You like to drive and you decide that you might as well get paid for it. Well, that’s what I thought, until I actually got hired and assigned a route. Operating any vehicle safely is a one of many responsibilities that you have as a driver. Here are some ways to make your job easier.
Report to work/base early
How early depends on the nature of your job? Do you have to drive to another site where you’ll actually begin your route? Are you an over the road driver? Are you transporting passengers? Whatever the case, you should arrive to base early enough to allow yourself to meet with your dispatcher, pick up your route, and perform a proper pre-trip.
Always perform a pre-trip
I cannot stress this enough. You must pre-trip your vehicle. In case you’re wondering, pre-trip is a term that’s used in the transportation industry to describe a vehicle inspection before you drive to your assigned destination or route. Don’t skip the pre-trip. The purpose of a pre-trip is to ensure that your fluids are at their proper levels and to detect mechanical malfunctions before operating the vehicle. Your company requires a pre-trip for your own safety. Again, don’t skip the pre-trip. Doing so might cost you your job if your engine locks on you -something that’s easily preventable by checking the oil level.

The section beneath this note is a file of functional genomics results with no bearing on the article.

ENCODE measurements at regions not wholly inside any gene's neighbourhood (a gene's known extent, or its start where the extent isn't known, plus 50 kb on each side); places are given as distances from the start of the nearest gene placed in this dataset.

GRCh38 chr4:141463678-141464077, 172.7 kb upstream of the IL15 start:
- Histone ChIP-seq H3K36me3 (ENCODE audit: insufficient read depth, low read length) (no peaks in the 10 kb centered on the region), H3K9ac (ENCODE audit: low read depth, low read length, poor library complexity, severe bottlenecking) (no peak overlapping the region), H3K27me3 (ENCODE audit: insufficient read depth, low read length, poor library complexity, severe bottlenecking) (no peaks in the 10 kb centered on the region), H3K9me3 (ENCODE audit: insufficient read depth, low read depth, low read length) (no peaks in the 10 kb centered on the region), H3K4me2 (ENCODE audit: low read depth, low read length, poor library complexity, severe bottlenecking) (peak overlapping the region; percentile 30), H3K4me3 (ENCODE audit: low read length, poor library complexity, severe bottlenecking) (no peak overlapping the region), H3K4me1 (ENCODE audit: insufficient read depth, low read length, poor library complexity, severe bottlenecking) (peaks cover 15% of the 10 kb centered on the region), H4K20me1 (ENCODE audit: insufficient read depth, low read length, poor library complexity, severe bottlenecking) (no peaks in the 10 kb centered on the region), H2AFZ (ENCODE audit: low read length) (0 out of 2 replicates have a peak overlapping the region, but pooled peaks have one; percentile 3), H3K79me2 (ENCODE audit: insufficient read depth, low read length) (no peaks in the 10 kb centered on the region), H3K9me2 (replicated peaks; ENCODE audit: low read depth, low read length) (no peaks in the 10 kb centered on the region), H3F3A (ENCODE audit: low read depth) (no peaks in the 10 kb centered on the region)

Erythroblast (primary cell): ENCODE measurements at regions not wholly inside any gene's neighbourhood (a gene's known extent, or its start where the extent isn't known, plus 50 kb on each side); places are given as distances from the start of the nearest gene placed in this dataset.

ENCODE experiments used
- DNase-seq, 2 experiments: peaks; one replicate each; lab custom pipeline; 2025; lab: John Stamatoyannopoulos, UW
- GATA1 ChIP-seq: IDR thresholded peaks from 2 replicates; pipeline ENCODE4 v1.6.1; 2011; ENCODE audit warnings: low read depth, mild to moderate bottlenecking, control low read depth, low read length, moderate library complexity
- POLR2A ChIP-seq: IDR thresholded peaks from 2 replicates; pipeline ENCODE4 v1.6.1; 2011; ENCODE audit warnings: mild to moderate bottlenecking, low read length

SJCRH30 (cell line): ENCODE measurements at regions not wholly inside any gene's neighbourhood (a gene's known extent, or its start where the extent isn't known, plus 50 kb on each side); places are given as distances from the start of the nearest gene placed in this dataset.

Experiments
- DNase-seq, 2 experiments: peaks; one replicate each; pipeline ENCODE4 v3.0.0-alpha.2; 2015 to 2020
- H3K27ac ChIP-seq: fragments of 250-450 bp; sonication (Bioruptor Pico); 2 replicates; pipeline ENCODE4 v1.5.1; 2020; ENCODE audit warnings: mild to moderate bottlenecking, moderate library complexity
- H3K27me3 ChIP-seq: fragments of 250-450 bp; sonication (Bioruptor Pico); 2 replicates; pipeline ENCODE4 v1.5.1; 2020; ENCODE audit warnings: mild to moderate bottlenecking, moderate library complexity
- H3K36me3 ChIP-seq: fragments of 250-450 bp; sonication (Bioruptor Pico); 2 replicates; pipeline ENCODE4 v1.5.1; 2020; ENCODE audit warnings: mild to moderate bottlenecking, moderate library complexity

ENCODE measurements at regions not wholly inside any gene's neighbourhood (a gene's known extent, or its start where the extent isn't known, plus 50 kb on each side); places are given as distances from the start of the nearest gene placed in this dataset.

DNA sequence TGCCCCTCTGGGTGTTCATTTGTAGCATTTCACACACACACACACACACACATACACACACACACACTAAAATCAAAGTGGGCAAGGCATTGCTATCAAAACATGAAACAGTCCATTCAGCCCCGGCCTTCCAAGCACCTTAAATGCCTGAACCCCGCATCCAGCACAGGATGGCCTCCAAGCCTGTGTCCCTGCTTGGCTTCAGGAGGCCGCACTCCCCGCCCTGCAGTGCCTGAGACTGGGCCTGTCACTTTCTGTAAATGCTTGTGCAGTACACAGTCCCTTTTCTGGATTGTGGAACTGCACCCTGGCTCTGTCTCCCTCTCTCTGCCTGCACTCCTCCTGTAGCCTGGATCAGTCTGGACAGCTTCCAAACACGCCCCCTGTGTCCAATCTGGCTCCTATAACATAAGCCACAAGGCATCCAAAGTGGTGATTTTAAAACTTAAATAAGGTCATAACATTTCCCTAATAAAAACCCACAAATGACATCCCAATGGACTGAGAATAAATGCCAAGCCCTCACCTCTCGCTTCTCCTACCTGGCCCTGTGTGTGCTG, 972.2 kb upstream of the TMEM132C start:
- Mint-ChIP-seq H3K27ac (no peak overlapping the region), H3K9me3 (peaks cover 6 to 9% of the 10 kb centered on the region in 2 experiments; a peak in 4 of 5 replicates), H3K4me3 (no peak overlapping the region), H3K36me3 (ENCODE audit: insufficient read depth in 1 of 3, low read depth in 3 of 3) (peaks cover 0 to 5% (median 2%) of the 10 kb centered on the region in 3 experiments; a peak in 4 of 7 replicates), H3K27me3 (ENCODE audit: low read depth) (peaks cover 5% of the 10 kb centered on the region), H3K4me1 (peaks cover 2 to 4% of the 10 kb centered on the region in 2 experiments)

Keep plenty of pens and paper
You never know when you need to write something down, whether it’s a plate number, and address or a telephone number. As a shuttle driver, I always find myself jotting down several destinations whenever I pick up multiple people. In addition, you will also be responsible for maintaining daily driver logs so keep at least two pens in your possession at all times.
Wear driving gloves
Gripping and turning the steering wheel repetitively five or six days a week will lead to nasty calluses on your hands. Wearing gloves will protect your hands from dryness and from the friction of the steering wheel. Gloves will also enable you to grip the steering wheel better.
Get plenty of rest
Nothing is more important to a driver than sleep. Fatigued drivers and sleepy drivers are just as dangerous as drunk drivers. You must get at least 6 hours of sleep consistently to minimize any risk of falling asleep behind the wheel, everything else can wait until your day off.